AN 1897 SOUVENIR BOOK OF WOLFVILLE (June 10/13)

In 1897, D. O. Parker, M. A., compiled and published a book that is an unusual combination, a historical document, tourist guide and local directory.  Parker called it a Souvenir of Wolfville and Grand Pre.  The book was published in Wolfville (likely by Davison Bros., publishers of the Acadian newspaper) and sold for 25 cents.

Only 24 pages, there are historical notes, tourist information, and a business directory that’s brief and incomplete.  Yet it is interesting.   Written over a century ago, the book contains some historical nuggets.  Doug Crowell, who sent me the text of the book, notes for example that it has information on the location of the friar’s house that “Parks Canada has been searching to find for years.”

Parker places the friar’s house a “few steps west of the chapel.”  Here are the “remains of a cellar,” Parker writes, that “without doubt belonged to the house of the friar,” – I assume he meant the house of an Acadian priest.  The chapel, in turn, is said to have been west of “Evangeline’s well,” which was “discovered a few years ago by treasure seekers digging for hidden gold.”  Many valuable Acadian relics were found at the bottom of the well, Parker says.  An Acadian graveyard was also close by, “a little east,” according to Parker.

Also historically interesting is Parker’s contention that the grounds of Acadia University once held Acadian homesteads.  In the rear of Acadia University are Acadian cellars, Parker writes.  Many Acadian relics, found on University grounds, were stored at one time in the college museum but were destroyed in a fire.  “A valuable cabinet of (Acadian) relics was lost when the college was burnt,” writes Parker, no doubt referring to the 1877 fire that destroyed most of the University.

Readers familiar with an earlier Wolfville will be intrigued by Parker’s reference to Acadian homesteads where “about one mile and a half east of the P. O. (Post Office?) a private road leads in by C. C. Harris’s to one of the most picturesque nooks imaginable.”  There, says Parker, one can find old willows, old apple trees, the remains of old cellars and a “remarkable road down to the dyke… where the Acadians passed up and down a century and a half ago.”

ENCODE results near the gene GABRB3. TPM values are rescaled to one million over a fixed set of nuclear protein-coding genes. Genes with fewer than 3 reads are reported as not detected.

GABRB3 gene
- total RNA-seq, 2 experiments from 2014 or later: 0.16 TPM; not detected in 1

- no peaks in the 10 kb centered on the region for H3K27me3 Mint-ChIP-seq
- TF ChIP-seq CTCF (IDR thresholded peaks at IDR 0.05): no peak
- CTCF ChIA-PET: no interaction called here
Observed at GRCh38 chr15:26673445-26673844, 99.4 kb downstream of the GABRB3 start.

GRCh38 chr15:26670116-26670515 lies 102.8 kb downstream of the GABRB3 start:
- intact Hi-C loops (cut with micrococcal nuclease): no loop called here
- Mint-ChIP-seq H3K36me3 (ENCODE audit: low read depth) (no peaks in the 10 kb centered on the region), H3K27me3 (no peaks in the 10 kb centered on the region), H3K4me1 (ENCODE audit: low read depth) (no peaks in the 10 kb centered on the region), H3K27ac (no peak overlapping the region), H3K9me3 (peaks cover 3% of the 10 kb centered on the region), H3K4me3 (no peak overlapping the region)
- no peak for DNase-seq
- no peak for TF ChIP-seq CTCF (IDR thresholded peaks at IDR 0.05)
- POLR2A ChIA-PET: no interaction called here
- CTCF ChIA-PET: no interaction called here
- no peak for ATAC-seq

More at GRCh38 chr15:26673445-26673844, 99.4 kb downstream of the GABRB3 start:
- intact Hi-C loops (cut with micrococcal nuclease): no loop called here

The reference to the C. C. Harris property may be enough of a clue for amateur archaeologists to find this “picturesque nook,” and its Acadian cellars.  Parker mentions that a brook ran through the site and there were old willows, which also may be helpful clues.

As for being a local directory, Parker only mentions a few businesses, most of them catering to tourists.  “Only” is the correct word here since in 1897 Wolfville was a prosperous town, the largest in the county at the time.  In the early 1890s Wolfville had 16 stores and hotels, several boarding houses, a busy port and a patent medicine factory.

Parker writes about six Wolfville and three Grand Pre hotels in his  book and briefly describes points of interest that might attract tourists.  There are “pleasant walks” and “pleasant drives,” and mention that in 1897, land now occupied by Acadia University held “3,000 young apple, pear, plum and peach trees.”

Readers interested in early Wolfville and the various references to the Acadians will find Parker’s book more than interesting.  While the book is out of print, it is posted on the Internet and can easily be accessed.

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